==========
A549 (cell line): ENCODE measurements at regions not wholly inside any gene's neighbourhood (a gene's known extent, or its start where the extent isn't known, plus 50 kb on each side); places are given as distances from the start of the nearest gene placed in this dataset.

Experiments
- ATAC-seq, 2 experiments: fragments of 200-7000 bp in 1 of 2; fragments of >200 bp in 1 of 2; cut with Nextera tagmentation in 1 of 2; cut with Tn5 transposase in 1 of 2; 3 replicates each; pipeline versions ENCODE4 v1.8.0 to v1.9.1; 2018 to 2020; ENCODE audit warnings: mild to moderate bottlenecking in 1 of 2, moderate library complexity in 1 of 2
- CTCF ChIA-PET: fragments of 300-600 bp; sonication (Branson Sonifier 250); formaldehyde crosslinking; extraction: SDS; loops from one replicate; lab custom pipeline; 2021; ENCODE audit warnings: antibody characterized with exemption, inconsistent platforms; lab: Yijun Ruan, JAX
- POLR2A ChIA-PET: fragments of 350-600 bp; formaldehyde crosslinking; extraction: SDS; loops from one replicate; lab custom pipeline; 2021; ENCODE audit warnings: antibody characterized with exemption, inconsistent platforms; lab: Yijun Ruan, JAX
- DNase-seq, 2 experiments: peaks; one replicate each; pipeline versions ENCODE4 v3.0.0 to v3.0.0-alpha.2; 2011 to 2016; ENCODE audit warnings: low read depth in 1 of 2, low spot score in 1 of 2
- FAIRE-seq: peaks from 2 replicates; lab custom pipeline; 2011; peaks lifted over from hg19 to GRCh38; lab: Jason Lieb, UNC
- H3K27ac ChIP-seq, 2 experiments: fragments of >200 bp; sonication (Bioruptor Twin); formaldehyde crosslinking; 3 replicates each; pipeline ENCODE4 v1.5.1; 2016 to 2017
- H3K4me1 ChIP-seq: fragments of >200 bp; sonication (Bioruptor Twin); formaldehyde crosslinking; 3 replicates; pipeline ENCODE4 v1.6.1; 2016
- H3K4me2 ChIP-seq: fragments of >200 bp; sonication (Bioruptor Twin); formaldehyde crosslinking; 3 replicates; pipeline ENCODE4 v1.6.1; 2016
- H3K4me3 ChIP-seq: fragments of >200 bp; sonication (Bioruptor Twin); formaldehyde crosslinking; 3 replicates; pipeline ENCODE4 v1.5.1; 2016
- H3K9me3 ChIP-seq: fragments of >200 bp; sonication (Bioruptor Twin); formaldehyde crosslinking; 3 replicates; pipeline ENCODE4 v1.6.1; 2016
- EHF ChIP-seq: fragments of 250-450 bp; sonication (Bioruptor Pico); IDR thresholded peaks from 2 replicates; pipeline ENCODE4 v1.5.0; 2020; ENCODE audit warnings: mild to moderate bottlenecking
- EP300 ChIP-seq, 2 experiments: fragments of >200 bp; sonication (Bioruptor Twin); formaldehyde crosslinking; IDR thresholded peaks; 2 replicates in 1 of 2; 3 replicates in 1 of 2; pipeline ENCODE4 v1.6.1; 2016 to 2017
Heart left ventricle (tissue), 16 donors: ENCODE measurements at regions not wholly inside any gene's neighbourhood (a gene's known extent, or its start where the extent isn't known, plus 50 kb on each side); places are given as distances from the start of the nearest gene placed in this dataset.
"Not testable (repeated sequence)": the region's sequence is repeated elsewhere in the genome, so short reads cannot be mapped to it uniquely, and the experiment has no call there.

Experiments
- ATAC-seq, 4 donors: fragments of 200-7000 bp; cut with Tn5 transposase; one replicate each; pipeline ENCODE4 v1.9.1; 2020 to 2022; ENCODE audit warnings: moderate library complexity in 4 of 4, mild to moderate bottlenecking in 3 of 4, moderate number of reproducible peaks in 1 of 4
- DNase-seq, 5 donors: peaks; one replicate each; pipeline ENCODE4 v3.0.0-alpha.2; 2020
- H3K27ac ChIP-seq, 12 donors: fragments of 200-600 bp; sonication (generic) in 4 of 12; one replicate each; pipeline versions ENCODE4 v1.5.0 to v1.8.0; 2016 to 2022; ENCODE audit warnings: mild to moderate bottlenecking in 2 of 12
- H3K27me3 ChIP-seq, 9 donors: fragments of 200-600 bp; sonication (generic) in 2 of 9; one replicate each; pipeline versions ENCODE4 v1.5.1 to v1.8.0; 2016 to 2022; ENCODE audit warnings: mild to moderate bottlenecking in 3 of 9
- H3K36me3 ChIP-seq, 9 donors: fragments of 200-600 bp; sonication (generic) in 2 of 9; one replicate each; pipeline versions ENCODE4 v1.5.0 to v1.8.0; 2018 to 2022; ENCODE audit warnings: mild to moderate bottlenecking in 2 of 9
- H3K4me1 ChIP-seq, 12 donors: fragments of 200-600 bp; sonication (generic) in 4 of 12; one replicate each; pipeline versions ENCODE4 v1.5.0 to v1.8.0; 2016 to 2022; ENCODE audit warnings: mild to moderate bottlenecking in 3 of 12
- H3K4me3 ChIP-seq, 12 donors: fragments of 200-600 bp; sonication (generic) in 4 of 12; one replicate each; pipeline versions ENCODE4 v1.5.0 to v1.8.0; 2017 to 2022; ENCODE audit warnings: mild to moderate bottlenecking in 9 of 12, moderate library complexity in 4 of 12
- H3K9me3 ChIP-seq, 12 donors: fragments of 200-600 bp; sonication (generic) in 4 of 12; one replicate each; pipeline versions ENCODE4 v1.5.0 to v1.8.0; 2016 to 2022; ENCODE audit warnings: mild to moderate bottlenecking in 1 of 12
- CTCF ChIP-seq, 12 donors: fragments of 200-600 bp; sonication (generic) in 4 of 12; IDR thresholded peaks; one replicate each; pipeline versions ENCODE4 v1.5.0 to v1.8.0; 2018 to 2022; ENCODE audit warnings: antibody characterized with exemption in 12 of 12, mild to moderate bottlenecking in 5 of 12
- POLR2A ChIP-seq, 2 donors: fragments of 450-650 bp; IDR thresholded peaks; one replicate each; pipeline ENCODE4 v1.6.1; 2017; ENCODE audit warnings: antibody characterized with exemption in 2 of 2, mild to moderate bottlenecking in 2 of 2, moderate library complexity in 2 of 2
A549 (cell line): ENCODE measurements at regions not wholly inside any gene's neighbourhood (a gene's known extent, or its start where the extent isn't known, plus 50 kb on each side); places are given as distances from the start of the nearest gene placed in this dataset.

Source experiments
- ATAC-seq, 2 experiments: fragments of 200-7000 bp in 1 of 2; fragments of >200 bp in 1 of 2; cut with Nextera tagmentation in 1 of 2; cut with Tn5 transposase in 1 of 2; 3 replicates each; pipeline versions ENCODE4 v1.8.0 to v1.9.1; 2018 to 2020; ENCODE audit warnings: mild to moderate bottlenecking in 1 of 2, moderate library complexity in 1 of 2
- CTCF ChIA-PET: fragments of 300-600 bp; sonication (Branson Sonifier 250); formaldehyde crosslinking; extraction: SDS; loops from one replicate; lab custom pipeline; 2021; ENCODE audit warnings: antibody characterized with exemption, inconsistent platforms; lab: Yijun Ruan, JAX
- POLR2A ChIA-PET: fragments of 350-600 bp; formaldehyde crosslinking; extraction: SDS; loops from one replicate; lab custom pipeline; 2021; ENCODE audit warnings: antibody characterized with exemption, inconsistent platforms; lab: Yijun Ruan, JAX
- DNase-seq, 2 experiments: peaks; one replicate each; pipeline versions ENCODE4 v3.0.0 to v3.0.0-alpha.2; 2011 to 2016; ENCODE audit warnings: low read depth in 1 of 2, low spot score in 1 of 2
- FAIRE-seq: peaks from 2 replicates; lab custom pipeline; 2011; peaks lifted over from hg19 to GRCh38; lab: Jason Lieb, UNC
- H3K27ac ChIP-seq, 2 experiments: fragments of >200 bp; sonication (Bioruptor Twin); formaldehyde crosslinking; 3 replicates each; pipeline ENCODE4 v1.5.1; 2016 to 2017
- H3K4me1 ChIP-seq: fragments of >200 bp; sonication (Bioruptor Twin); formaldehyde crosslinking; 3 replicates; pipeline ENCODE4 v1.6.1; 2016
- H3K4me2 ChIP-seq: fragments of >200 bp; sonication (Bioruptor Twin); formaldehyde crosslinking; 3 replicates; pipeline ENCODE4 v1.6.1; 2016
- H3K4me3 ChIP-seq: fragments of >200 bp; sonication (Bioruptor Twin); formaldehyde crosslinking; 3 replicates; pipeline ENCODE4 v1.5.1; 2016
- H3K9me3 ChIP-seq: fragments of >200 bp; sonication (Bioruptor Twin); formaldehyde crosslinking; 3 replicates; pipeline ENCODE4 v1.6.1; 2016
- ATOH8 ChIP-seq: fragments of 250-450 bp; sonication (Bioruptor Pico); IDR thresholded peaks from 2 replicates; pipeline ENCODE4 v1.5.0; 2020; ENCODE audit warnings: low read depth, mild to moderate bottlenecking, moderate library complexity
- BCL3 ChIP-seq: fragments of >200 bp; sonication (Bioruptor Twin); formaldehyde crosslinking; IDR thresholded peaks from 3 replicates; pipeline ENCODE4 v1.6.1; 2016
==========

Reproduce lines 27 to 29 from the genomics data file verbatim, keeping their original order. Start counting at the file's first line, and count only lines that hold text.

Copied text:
- POLR2A ChIP-seq, 2 donors: fragments of 450-650 bp; IDR thresholded peaks; one replicate each; pipeline ENCODE4 v1.6.1; 2017; ENCODE audit warnings: antibody characterized with exemption in 2 of 2, mild to moderate bottlenecking in 2 of 2, moderate library complexity in 2 of 2
A549 (cell line): ENCODE measurements at regions not wholly inside any gene's neighbourhood (a gene's known extent, or its start where the extent isn't known, plus 50 kb on each side); places are given as distances from the start of the nearest gene placed in this dataset.

Source experiments